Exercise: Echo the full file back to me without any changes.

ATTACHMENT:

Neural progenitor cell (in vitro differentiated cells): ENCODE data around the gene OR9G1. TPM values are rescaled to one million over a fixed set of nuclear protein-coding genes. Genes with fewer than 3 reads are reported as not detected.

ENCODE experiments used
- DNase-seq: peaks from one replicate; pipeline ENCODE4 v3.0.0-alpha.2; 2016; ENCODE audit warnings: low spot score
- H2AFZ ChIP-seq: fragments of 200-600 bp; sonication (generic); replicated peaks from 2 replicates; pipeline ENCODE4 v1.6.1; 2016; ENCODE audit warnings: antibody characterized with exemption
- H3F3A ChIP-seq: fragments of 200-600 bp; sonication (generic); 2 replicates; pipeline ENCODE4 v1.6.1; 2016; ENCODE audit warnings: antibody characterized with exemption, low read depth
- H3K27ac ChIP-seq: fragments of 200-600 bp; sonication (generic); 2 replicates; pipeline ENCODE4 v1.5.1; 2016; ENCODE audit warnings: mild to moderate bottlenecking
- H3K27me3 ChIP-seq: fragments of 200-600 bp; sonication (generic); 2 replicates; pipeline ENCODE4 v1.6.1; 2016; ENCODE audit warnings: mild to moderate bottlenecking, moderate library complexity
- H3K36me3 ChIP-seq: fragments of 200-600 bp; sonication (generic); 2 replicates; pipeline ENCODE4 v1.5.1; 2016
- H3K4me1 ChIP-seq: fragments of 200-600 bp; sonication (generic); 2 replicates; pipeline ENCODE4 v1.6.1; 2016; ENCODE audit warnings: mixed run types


Neural progenitor cell (in vitro differentiated cells): ENCODE data around the gene OR9G1. TPM values are rescaled to one million over a fixed set of nuclear protein-coding genes. Genes with fewer than 3 reads are reported as not detected.

ENCODE experiments used
- DNase-seq: peaks from one replicate; pipeline ENCODE4 v3.0.0-alpha.2; 2016; ENCODE audit warnings: low spot score
- H2AFZ ChIP-seq: fragments of 200-600 bp; sonication (generic); replicated peaks from 2 replicates; pipeline ENCODE4 v1.6.1; 2016; ENCODE audit warnings: antibody characterized with exemption
- H3F3A ChIP-seq: fragments of 200-600 bp; sonication (generic); 2 replicates; pipeline ENCODE4 v1.6.1; 2016; ENCODE audit warnings: antibody characterized with exemption, low read depth
- H3K27ac ChIP-seq: fragments of 200-600 bp; sonication (generic); 2 replicates; pipeline ENCODE4 v1.5.1; 2016; ENCODE audit warnings: mild to moderate bottlenecking
- H3K27me3 ChIP-seq: fragments of 200-600 bp; sonication (generic); 2 replicates; pipeline ENCODE4 v1.6.1; 2016; ENCODE audit warnings: mild to moderate bottlenecking, moderate library complexity
- H3K36me3 ChIP-seq: fragments of 200-600 bp; sonication (generic); 2 replicates; pipeline ENCODE4 v1.5.1; 2016
- H3K4me1 ChIP-seq: fragments of 200-600 bp; sonication (generic); 2 replicates; pipeline ENCODE4 v1.6.1; 2016; ENCODE audit warnings: mixed run types